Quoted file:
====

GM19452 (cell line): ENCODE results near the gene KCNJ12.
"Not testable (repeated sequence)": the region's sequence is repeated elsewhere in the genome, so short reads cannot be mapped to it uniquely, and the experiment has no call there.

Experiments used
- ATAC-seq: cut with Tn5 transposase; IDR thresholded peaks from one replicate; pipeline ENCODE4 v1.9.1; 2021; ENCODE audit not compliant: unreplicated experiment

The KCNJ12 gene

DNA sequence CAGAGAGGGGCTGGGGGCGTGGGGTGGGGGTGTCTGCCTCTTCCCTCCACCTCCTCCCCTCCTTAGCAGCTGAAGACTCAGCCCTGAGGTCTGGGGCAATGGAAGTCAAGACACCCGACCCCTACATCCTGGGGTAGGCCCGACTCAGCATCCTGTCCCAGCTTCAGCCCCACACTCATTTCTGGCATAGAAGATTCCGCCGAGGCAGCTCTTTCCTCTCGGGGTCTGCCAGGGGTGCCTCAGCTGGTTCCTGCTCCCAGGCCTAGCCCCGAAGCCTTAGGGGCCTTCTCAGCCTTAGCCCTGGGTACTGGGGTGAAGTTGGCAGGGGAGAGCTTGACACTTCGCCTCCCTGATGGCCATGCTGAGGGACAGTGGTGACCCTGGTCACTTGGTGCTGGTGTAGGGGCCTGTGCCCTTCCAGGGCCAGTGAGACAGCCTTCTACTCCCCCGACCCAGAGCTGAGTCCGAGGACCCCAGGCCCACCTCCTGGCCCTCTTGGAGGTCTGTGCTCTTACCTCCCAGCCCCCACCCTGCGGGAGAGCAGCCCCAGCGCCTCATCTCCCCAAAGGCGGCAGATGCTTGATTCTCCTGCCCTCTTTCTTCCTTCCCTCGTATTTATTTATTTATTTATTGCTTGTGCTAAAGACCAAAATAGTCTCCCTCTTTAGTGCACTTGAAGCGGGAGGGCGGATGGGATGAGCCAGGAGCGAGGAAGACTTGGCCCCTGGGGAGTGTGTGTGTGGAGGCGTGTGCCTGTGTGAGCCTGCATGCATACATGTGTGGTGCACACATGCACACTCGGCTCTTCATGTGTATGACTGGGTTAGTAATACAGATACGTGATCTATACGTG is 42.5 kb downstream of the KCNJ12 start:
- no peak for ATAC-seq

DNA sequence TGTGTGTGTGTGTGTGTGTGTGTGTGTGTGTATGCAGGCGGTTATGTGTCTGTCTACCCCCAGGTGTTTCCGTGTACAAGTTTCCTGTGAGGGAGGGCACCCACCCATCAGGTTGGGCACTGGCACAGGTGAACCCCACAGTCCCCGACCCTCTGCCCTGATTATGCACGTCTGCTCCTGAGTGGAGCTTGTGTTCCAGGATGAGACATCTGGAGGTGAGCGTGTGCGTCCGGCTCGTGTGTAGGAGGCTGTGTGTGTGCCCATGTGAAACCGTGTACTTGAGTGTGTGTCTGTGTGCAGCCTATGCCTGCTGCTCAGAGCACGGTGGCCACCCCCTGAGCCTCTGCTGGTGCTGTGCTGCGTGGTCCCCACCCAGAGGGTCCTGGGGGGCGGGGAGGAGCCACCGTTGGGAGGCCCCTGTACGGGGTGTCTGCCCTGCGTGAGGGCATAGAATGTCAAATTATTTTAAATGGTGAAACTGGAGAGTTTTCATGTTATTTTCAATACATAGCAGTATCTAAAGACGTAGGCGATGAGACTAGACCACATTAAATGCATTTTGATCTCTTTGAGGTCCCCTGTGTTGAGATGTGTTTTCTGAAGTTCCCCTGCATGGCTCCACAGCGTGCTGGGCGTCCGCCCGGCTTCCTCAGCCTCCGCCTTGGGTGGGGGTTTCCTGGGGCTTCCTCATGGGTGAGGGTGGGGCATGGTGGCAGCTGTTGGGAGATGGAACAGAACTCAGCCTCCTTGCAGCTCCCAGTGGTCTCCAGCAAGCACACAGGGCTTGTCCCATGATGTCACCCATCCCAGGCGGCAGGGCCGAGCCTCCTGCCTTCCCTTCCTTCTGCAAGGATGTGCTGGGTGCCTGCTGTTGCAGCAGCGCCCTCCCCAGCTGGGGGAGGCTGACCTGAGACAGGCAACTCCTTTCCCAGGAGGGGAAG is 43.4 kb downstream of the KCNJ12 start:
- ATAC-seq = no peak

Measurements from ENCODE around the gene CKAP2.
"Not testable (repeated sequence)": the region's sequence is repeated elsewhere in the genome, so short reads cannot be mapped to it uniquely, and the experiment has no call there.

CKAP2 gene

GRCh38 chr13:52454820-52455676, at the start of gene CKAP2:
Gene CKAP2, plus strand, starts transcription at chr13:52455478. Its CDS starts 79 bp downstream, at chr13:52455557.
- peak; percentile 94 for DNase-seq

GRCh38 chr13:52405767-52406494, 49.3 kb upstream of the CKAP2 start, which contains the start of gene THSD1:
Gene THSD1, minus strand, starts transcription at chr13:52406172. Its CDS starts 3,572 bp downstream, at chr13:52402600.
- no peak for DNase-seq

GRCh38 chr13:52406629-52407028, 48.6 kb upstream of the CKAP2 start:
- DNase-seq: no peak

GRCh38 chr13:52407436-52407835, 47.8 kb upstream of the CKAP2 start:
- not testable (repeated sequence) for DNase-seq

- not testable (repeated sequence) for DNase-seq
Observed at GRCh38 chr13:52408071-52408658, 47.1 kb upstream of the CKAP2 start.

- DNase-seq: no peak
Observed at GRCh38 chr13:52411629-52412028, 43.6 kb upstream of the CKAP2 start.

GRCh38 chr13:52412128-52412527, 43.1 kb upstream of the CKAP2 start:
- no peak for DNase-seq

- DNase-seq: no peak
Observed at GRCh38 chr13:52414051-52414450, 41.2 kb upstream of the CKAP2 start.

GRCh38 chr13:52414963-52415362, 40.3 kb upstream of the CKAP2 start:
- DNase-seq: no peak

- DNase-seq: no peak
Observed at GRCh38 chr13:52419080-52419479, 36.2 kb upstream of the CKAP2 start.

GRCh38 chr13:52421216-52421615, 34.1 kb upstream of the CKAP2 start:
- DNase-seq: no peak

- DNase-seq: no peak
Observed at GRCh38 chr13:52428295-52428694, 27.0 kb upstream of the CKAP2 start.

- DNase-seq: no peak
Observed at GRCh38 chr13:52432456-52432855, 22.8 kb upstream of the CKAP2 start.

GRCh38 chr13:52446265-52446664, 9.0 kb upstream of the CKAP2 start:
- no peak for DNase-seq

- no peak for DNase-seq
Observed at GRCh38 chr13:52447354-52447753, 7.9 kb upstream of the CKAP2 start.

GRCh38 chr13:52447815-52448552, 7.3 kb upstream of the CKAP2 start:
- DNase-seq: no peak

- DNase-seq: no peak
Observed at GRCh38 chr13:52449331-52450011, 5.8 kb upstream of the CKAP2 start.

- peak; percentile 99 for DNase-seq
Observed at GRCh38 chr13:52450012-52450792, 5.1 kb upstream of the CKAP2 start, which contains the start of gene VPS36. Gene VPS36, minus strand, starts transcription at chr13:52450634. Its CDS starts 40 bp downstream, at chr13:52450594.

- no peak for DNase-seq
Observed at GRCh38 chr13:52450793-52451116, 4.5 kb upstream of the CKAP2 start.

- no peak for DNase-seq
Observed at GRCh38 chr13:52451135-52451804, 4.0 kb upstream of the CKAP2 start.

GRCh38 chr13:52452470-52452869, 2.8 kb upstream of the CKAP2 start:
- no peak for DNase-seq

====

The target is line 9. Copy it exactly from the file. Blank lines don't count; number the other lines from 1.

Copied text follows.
- ATAC-seq = no peak